December 13th, 2009

But what's it *for*?

THe three values I proposed as basic are Kindness, Reason, and Action. What does it mean to call a value 'basic'?

What I've had a number of friends propose is that a basic value is one you pursue because you feel the value *itself* to be good. Being kind because you like being kind, not because it helps someone -- it probably does, but that's not your purpose in doing it.

That doesn't work for what I'm trying to do here. I'm all-too-aware that my emotions are endocrine responses run on wet firmware, and that I do have input into what causes me joy, fear, or anger. As example, many people are afraid when confronted by a large, obviously angry dog; I used to be, many years ago, but have learned to be not afraid. I know enough of dogs to have a good chance at calming it down, and I also know how to fight dogs, so my *emotional* response to the anger of the dog is more a firm-but-quiet "I'd like you to calm down, please."

Or, simpler: I have a strong liking for banana pancakes. As an excellent pancake chef, I could just as well make mango-macademia pancakes, if I have the ingredients handy, but I learned to like bananas in them because for a while this was my son's favorite food, and I absorbed some of *his* joy.

Before I get distracted by hunting for other bushes to beat around, my point is that the underlying structure I'm trying to support with this system of values is the idea that as a human, I am a social animal, and meet some of my personal needs by interaction with a social context around me, that I have some input in how it runs. I as an individual support the social entities of which I am a part; the entities in turn are supposed to help *me*. An old term for this is "the Social Contract," though the term was coined in an age in which there was a very strong implicit assumption that there could only ever exist one society with which to contract.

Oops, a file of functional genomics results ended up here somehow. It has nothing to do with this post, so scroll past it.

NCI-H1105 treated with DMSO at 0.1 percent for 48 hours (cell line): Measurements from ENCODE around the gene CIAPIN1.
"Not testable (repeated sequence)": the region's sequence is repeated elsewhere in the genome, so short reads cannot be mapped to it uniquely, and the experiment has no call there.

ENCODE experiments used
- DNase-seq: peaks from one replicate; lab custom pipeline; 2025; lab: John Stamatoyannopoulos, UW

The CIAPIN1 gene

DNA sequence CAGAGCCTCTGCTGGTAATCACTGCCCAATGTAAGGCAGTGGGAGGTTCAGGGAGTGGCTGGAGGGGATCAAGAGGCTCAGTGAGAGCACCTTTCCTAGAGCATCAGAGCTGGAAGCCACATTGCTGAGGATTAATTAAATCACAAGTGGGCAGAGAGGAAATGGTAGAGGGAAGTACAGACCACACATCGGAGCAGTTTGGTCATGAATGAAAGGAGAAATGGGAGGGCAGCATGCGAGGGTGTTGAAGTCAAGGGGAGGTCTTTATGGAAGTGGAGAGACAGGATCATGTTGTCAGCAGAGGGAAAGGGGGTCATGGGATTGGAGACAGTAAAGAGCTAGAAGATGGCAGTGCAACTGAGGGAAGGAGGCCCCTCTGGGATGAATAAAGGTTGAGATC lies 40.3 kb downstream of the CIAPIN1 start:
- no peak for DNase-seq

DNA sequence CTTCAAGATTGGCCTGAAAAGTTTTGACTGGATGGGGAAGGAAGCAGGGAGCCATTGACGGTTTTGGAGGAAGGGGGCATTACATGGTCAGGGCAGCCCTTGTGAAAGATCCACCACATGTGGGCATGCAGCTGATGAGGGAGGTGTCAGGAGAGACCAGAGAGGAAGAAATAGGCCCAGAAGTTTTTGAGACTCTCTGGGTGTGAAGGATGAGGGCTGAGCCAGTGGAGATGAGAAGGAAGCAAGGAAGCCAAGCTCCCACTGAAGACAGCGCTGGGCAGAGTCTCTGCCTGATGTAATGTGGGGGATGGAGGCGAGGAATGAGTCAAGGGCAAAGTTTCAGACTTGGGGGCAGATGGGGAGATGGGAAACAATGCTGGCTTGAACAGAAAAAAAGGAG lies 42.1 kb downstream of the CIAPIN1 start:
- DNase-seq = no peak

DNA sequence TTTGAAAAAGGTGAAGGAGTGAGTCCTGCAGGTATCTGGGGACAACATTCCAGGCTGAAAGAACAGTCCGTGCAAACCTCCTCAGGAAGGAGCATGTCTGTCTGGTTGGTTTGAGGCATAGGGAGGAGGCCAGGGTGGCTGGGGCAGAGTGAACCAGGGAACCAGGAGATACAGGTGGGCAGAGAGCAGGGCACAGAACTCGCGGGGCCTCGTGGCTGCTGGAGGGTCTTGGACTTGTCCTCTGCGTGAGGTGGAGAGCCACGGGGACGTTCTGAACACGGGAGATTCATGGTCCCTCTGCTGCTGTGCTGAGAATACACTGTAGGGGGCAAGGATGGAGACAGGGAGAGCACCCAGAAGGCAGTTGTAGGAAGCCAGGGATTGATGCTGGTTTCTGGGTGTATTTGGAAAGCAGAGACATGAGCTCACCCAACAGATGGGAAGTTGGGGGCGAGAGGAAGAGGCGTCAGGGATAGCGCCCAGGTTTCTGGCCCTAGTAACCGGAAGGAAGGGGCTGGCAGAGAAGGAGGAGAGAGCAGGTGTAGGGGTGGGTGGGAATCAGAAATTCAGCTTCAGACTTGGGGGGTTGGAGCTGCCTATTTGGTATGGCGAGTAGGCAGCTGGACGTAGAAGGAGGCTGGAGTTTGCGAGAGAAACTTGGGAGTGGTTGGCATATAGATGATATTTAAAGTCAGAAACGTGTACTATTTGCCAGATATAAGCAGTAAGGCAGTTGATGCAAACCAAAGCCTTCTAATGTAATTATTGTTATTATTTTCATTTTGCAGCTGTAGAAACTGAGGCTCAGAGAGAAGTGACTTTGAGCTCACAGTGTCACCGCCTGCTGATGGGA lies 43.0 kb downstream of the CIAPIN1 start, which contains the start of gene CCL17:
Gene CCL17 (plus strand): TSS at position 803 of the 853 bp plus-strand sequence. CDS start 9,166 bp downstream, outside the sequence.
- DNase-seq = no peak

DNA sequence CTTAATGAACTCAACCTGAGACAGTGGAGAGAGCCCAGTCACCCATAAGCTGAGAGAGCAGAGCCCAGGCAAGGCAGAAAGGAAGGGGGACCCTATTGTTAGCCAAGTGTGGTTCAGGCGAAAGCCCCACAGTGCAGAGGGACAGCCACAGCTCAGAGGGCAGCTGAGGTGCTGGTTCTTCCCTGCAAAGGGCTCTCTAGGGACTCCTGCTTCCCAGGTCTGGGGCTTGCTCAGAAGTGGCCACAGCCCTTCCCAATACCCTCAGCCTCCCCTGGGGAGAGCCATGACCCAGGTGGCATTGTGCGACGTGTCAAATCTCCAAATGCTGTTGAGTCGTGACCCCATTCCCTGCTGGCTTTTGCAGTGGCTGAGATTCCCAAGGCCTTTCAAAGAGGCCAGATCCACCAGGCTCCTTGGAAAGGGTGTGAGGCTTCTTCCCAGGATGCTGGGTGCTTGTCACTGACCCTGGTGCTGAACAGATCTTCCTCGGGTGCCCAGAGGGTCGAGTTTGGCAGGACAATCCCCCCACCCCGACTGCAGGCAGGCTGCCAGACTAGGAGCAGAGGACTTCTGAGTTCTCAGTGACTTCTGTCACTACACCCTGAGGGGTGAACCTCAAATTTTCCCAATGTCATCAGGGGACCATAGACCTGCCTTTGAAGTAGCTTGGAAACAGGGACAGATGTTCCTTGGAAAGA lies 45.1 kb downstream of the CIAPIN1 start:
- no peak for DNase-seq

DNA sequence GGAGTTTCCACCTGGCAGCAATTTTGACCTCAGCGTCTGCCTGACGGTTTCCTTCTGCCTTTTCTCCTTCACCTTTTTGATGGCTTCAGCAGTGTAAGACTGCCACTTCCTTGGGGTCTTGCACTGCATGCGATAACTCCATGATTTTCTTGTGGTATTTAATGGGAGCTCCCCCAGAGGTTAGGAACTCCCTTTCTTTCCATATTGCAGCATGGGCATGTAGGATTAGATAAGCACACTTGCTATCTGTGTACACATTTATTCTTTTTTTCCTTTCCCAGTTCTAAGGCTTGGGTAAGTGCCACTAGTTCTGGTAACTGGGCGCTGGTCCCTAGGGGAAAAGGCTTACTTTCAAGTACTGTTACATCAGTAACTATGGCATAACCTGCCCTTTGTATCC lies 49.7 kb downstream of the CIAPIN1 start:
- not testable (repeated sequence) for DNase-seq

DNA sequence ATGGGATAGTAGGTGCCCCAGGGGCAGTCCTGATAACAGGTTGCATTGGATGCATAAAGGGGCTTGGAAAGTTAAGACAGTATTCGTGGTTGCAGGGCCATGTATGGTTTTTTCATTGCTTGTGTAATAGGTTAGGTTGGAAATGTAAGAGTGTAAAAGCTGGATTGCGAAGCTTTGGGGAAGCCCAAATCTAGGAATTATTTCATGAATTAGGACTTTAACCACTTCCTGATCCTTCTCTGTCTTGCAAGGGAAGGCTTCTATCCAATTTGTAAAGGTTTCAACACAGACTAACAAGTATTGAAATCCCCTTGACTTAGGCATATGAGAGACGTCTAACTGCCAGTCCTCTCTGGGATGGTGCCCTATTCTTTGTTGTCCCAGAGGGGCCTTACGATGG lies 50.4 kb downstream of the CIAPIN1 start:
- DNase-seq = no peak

We live in what I'll call a 'post-societal' age, in that words such as society and community have been devalued to the point that they can apply to almost any human grouping or connection. If I don't like what I'm getting from any given social entity, it's almost always easier to go get that from another one than to try to change the first one to provide it for me.

But I think there's a vital and important point that internetworked social entities does not address: A whole human being. If I am having an internal mental or emotional problem, how can I tell that someone offering help will be doing so according to my own concept of self-interest? I think that even with the best of goodwill, the most someone in that position can do is help me according to *their* biases, but label those biases as clearly as they're able to, so that I can reinterpret their aid to match my own.

I think I tried to jam more into that last paragraph than actually fit. I'm going to propose as a simple case-example of such a situation; looking for a job. Some workplaces act on the philosophy that you're supposed to do what your boss tells you to do, and so if your boss *doesn't* tell you to do anything you sit, look attentive, and wait. Others expect you to go find what your function needs you to do and do it, and get upset with you if you sit attentively and wait. Some people work well in one of these situations and not the other; if I like to find things to do, I'd better find myself a workplace like the latter rather than the former.

It's more complex than that, which is what I'm trying to get to. The relationship between employee and job is interactive and interdependent; I can change my job and my job can change *me*.

And damn, I just ran out of steam. I'll toss this out there to see if anyone can see where I'm trying to go and get there first; if not, I'll come back and take another swing at it after I've hunted down a few more neurons.



What if I-as-an-individual am having a problem with my priortization schema?